Arsenal have cited the “material impact” of COVID-19 after announcing a post-tax loss of £47.8 million for the year ending 31 May 2020.
The club claim the pandemic cost them £35m during this period as a result of lost matchday revenue, the deferral of broadcasting revenues into the next financial year following the three-month hiatus in games and a shortfall in commercial income.
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That figure was offset by cost savings of £19m, including an initial 12.5% wage reduction agreed by the first-team squad.
The accounts also show exceptional costs totalling £10.4m, essentially the cost of sacking Unai Emery in November 2019 and replacing him with Mikel Arteta.
Significantly, the accounts do not include “Project Restart,” Arsenal’s summer spending — which included a £45m outlay on midfielder Thomas Partey, or the ongoing effects of an absence of fans during the 2020-21 season.
“The impacts of the pandemic have extended into season 2020-21 and are ongoing,” read the strategic report. “Matches continue to be played without fan attendance and consequently the club is operating without one of its key revenue streams.
“Throughout the pandemic, the Group has moved rapidly in making the decisions required to proactively manage and mitigate risk across all areasd of its operations and, where possible, to provide appropriate support to its community and stakeholders.
“Since the year end the group has refinanced its stadium finance bonds and undertaken a range of cost-cutting measures. These steps will ensure the club is well placed to respond once the situation starts to improve.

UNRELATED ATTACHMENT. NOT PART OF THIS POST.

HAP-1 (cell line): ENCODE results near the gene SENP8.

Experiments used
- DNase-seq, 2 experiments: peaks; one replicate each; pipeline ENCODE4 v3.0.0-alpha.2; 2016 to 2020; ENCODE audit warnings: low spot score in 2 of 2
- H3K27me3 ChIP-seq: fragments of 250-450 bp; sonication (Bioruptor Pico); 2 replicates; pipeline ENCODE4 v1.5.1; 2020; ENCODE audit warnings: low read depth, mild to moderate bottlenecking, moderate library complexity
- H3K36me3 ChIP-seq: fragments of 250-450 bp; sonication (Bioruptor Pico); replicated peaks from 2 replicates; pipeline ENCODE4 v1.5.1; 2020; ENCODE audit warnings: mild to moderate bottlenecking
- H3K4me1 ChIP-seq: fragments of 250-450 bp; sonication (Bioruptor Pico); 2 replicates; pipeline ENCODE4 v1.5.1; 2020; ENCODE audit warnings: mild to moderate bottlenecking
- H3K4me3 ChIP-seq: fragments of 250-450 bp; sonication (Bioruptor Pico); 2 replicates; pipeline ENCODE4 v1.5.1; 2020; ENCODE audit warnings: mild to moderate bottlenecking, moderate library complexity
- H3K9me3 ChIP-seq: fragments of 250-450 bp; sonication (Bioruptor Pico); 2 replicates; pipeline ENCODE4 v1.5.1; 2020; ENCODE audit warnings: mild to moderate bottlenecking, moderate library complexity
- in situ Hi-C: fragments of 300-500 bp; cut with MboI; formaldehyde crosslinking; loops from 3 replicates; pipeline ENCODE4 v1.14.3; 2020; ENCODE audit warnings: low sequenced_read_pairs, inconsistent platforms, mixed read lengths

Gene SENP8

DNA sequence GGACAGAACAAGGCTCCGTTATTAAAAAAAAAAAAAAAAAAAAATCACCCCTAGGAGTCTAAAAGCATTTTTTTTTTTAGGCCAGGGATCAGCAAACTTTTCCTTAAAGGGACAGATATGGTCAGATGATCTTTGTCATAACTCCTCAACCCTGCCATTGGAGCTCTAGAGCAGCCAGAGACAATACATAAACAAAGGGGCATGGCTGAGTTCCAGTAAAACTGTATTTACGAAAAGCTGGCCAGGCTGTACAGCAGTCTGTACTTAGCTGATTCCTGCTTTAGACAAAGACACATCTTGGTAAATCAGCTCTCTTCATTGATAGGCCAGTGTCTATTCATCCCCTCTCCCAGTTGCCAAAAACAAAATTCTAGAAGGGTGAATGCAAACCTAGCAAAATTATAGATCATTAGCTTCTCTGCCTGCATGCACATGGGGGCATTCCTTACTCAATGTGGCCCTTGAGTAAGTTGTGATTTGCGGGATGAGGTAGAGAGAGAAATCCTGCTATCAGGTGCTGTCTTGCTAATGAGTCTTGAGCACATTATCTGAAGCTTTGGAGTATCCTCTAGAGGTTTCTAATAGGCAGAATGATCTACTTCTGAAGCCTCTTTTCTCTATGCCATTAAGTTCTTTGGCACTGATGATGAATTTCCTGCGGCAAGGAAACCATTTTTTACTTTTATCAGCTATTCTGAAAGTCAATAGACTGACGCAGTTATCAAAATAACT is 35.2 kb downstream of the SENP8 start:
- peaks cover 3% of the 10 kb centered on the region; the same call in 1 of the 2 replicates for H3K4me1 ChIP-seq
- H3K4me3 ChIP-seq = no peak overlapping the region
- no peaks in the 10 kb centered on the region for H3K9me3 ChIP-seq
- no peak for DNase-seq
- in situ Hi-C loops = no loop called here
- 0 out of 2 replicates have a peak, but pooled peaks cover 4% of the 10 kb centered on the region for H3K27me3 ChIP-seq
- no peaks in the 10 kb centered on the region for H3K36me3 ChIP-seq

“The financial challenge remains significant but the club continues to have options available to it alongside the unwavering support and commitment of its ownership, Kroenke Sports & Entertainment.”
One positive was an increase of £31.4m in commercial revenue to £142.3m driven by a renewal of the club’s partnership with Emirates and a new Adidas kit partnership.
Arsenal made 55 non-playing staff redundant in August and later took out an additional £120m loan from the Bank of England to help with short-term cashflow issues which is due to be repaid by the end of May.
The club were reliant on making a profit from player trading to mitigate the losses during this period. They raised £60.1m, chiefly through the £40m sale of Alex Iwobi to Everton. Their cash balance closed at £110m — down from £167m — with the club again citing the impact of COVID-19 “and the exclusion of the normal season ticket renewals process.”
The overall wage bill stood at £234.5m but since this period, the Gunners have offloaded several senior players including Mesut Ozil — the club’s top-earner on £350,000-a-week — Sokratis Papastathopoulos, Sead Kolasinac and Shkodran Mustafi.
Although Arsenal recorded a £27.1m loss in the previous year to May 2019, that was the first overall deficit during a trading period since 2002.